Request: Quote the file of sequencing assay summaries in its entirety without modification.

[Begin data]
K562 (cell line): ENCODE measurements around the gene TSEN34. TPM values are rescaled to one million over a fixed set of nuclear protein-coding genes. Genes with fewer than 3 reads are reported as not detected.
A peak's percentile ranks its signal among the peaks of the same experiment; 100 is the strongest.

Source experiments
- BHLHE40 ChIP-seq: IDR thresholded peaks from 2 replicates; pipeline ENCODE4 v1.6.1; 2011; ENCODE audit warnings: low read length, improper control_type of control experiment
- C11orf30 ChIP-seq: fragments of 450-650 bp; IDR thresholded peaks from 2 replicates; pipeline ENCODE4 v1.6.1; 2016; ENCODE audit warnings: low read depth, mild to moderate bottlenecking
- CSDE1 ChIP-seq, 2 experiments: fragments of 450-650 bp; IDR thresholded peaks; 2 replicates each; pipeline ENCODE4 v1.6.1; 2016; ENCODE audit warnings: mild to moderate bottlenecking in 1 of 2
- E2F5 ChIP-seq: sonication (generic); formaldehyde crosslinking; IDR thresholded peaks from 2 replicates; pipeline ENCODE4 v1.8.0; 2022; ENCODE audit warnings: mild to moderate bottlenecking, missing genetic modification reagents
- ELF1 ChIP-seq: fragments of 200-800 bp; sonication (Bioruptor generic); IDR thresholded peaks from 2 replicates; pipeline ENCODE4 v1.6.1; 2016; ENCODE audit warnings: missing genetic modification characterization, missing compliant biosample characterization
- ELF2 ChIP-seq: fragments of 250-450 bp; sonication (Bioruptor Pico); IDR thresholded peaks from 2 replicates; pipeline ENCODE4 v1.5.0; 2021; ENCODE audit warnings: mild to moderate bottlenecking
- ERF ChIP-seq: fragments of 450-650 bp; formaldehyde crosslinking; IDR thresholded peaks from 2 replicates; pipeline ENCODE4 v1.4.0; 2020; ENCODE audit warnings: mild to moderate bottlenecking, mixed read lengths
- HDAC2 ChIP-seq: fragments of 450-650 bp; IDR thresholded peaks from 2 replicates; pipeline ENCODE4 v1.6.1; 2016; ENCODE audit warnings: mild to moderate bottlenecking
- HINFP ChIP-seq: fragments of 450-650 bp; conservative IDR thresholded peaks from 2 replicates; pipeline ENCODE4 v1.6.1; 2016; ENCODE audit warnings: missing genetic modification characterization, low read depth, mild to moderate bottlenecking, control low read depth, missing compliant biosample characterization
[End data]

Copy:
K562 (cell line): ENCODE measurements around the gene TSEN34. TPM values are rescaled to one million over a fixed set of nuclear protein-coding genes. Genes with fewer than 3 reads are reported as not detected.
A peak's percentile ranks its signal among the peaks of the same experiment; 100 is the strongest.

Source experiments
- BHLHE40 ChIP-seq: IDR thresholded peaks from 2 replicates; pipeline ENCODE4 v1.6.1; 2011; ENCODE audit warnings: low read length, improper control_type of control experiment
- C11orf30 ChIP-seq: fragments of 450-650 bp; IDR thresholded peaks from 2 replicates; pipeline ENCODE4 v1.6.1; 2016; ENCODE audit warnings: low read depth, mild to moderate bottlenecking
- CSDE1 ChIP-seq, 2 experiments: fragments of 450-650 bp; IDR thresholded peaks; 2 replicates each; pipeline ENCODE4 v1.6.1; 2016; ENCODE audit warnings: mild to moderate bottlenecking in 1 of 2
- E2F5 ChIP-seq: sonication (generic); formaldehyde crosslinking; IDR thresholded peaks from 2 replicates; pipeline ENCODE4 v1.8.0; 2022; ENCODE audit warnings: mild to moderate bottlenecking, missing genetic modification reagents
- ELF1 ChIP-seq: fragments of 200-800 bp; sonication (Bioruptor generic); IDR thresholded peaks from 2 replicates; pipeline ENCODE4 v1.6.1; 2016; ENCODE audit warnings: missing genetic modification characterization, missing compliant biosample characterization
- ELF2 ChIP-seq: fragments of 250-450 bp; sonication (Bioruptor Pico); IDR thresholded peaks from 2 replicates; pipeline ENCODE4 v1.5.0; 2021; ENCODE audit warnings: mild to moderate bottlenecking
- ERF ChIP-seq: fragments of 450-650 bp; formaldehyde crosslinking; IDR thresholded peaks from 2 replicates; pipeline ENCODE4 v1.4.0; 2020; ENCODE audit warnings: mild to moderate bottlenecking, mixed read lengths
- HDAC2 ChIP-seq: fragments of 450-650 bp; IDR thresholded peaks from 2 replicates; pipeline ENCODE4 v1.6.1; 2016; ENCODE audit warnings: mild to moderate bottlenecking
- HINFP ChIP-seq: fragments of 450-650 bp; conservative IDR thresholded peaks from 2 replicates; pipeline ENCODE4 v1.6.1; 2016; ENCODE audit warnings: missing genetic modification characterization, low read depth, mild to moderate bottlenecking, control low read depth, missing compliant biosample characterization